buys would enable State or other well funded actors to map and profile
dead drop sites, reducing scope of counter-Dropgang surveillance from
"everywhere people can go" to target areas.

The more random-ish and widely dispersed the dead drop sites, the higher
the overhead in developing and servicing new drop sites due to travel
time, orientation to unfamiliar terrain, etc.  In most instances dead
drops will concentrate in the most convenient terrain for delivery
agents and customers.

As geographic clusters of dead drops appear in data from controlled
buys, more effective surveillance of those areas would follow.  This
observation suggests a security advantage when fewer, higher value
transactions are handled, reducing the number of data points available
to hostile buyers, and justifying more travel and effort to service
drops.  Bulk purchasers may also tolerate longer latency between orders
and pickups than end use consumers.  Higher latency reduces exposure to
timing attacks and retroactive surveillance.

Timing attacks:

Controlled purchases in conjunction with surveillance of suspected
delivery agents (distribution layer) enable timing attacks, as buyers
would know that the agent who filled their orders did so between the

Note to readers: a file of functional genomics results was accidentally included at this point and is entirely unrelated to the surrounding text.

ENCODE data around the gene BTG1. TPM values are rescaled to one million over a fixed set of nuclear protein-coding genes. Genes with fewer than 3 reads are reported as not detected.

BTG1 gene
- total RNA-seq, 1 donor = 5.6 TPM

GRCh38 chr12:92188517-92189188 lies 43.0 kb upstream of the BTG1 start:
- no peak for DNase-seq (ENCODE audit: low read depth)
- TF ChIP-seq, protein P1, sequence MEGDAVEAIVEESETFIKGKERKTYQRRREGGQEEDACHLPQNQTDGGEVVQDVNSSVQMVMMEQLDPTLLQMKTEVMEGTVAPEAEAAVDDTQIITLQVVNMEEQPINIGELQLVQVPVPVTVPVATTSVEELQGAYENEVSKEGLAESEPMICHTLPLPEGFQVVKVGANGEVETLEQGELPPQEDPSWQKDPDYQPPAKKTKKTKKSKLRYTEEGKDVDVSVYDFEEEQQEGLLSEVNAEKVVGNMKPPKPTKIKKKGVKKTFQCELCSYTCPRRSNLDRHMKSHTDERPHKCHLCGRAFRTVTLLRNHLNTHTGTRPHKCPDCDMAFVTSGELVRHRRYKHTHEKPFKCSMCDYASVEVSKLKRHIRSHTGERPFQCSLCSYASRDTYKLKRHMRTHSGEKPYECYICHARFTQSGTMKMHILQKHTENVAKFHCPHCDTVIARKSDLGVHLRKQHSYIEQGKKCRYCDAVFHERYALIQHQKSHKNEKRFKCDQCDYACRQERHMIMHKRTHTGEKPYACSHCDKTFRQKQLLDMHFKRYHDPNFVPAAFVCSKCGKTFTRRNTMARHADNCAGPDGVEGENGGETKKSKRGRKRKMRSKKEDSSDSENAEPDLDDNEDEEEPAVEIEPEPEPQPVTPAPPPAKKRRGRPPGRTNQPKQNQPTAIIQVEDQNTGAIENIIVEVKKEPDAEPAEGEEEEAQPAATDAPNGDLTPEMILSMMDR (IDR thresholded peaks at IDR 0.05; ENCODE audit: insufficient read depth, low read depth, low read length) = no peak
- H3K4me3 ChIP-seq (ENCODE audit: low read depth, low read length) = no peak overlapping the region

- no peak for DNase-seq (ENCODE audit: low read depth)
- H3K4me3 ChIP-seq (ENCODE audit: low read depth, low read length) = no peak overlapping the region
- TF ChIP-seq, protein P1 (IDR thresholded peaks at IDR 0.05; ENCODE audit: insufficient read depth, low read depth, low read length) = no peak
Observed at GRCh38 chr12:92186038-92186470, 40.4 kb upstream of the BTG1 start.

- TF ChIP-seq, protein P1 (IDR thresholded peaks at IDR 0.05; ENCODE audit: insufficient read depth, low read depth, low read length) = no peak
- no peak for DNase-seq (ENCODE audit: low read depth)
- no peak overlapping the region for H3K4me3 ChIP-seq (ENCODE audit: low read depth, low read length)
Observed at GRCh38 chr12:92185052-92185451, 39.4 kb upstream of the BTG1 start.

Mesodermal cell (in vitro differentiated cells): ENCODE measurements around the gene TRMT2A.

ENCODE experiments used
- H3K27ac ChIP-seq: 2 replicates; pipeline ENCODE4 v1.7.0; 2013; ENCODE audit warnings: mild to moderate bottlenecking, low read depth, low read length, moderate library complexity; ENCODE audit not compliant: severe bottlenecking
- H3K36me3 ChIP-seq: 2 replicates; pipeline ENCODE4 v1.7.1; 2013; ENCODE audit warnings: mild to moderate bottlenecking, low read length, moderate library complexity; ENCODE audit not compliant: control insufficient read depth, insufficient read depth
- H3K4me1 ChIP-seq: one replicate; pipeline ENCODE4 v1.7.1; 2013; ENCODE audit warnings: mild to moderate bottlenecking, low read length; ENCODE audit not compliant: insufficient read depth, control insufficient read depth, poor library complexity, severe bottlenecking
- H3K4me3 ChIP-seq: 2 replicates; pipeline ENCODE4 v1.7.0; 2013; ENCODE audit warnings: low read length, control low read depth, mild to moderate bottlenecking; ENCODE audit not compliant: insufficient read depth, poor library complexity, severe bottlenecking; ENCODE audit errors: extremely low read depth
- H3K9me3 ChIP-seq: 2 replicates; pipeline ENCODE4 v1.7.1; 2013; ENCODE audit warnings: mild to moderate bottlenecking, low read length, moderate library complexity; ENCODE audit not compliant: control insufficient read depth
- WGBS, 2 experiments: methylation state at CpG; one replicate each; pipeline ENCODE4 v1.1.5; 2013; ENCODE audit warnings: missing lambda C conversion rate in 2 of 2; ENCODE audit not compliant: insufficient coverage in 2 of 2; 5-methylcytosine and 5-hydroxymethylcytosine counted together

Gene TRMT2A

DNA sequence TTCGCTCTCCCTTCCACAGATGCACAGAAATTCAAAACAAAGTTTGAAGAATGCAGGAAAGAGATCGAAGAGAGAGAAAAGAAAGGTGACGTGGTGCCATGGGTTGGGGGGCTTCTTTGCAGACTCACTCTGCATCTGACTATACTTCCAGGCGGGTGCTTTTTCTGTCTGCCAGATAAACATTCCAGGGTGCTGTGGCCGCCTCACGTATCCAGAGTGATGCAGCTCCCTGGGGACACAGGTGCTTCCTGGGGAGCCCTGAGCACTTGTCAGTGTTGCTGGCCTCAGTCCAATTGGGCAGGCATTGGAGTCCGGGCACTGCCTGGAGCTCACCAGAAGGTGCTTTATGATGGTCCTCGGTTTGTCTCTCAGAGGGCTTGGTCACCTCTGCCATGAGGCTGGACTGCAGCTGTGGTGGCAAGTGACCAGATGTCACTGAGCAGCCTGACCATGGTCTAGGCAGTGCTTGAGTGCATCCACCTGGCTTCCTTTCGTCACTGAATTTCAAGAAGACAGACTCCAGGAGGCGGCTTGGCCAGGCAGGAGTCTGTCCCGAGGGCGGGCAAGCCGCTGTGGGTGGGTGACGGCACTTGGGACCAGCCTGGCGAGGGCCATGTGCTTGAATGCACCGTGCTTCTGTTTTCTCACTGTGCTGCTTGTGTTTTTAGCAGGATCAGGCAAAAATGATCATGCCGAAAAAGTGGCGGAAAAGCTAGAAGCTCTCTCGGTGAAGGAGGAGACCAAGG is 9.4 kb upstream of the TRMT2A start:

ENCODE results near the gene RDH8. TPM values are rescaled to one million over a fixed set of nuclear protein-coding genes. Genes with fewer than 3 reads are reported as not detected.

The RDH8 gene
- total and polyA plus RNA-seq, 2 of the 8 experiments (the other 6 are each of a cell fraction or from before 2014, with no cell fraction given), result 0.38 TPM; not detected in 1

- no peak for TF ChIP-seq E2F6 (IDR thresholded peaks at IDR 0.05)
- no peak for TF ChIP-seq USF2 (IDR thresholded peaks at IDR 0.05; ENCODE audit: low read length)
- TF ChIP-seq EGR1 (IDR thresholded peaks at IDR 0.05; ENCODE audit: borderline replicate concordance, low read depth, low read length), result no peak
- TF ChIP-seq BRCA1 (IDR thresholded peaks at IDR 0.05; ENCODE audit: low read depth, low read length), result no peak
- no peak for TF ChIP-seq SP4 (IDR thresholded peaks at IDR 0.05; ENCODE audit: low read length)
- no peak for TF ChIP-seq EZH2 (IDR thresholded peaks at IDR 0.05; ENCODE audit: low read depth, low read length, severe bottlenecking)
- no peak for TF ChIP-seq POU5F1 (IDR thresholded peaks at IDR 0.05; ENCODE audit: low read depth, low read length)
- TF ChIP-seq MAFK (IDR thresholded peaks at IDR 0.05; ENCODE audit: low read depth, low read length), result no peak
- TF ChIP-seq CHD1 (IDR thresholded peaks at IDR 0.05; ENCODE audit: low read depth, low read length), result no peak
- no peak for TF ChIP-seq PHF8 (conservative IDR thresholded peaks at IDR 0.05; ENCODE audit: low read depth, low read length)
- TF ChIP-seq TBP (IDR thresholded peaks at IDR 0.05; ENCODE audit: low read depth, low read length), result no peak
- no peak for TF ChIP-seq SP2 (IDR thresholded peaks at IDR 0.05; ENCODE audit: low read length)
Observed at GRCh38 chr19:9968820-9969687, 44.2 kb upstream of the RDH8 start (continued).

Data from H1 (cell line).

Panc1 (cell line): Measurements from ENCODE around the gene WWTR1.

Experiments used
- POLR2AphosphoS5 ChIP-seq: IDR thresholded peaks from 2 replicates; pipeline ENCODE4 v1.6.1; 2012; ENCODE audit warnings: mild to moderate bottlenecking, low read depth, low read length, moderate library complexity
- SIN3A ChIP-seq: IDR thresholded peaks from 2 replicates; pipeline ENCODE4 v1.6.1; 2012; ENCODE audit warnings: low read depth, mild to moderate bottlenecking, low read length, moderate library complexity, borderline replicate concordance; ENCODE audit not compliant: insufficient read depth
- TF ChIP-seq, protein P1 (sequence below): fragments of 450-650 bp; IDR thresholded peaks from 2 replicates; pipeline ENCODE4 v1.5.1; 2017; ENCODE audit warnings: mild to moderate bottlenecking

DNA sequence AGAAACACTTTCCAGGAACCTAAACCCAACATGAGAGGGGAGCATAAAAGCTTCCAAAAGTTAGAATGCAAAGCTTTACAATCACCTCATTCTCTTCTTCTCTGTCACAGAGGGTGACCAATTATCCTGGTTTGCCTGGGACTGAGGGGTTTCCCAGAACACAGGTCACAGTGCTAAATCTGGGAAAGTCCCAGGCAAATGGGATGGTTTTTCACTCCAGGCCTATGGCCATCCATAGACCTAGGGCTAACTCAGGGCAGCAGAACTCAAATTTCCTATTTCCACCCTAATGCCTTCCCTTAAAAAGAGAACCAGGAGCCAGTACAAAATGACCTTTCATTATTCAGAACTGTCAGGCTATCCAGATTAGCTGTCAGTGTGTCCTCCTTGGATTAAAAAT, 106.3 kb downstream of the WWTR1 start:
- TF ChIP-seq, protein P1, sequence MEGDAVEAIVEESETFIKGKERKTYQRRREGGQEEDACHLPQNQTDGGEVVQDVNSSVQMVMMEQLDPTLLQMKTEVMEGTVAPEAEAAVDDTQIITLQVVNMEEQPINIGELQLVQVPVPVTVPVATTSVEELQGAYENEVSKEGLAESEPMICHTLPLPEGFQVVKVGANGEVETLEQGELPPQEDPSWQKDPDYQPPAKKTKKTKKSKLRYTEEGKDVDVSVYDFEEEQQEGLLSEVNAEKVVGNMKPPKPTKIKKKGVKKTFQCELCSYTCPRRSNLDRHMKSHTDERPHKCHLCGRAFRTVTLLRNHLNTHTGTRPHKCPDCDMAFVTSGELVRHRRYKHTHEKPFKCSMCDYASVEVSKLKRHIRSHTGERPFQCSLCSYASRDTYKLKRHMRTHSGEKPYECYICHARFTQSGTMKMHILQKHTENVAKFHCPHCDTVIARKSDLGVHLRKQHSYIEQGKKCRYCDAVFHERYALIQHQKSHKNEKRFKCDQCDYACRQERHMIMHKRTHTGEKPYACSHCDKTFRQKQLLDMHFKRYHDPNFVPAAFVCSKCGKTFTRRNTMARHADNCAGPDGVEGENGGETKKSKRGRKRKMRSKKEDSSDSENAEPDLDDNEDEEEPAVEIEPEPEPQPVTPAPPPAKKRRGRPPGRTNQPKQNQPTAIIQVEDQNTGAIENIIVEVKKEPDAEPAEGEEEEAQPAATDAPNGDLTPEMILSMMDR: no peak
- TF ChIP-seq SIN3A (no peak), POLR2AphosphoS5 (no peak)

times the orders were placed and picked up.  Surveillance State
adversaries could correlate controlled buys with the movements of
individuals in a pool of suspects.  Also, creating spikes in demand
through multiple controlled purchases could prompt increased activity by
delivery agents during time frames of an attacker's choice.  Conducting
intensive surveillance of likely drop areas during induced spikes in
demand presents a more cost effective and less detectable approach than
maintaining intensive surveillance throughout a protracted series of
individual transactions.


Because compromising a given Dropgang operation would cost significant
time and money, I can not call the protocol broken - but it does look a
bit leaky.  As others have noted, most of the resulting risks fall on
the customers and delivery agents. However, a patient and well funded
adversary could work backward toward supply sources by carefully
observing known delivery agents and/or developing and recruiting "blown"
distribution layer agents as informants.  Hostile actors not constrained
by legal considerations could also infiltrate the distribution layer
with their own agents to facilitate efforts to work backward and
identify their sales layer controller/suppliers.

Information obtained and/or created though controlled buys, and
correlation of data sets derived from controlled buys and bulk
surveillance sources, seem to present the largest security exposures
inherent in the Dropgang protocol.

Reuse of dead drops presents a drop-dead security exposure for both
customers and distribution agents, so distribution agents should take
positive steps to prevent it.  Because many attacks against a well run
Dropgang operation depend on collecting data from as many dead drop
transactions as practicable, a smaller number high value transactions
present economic and security advantages over a higher volume of lower
value transactions.

I believe mid level distributors of contraband could profitably use the
Dropgang protocol to buy and sell bulk quantities of product, but not
those selling smaller quantities directly to consumers.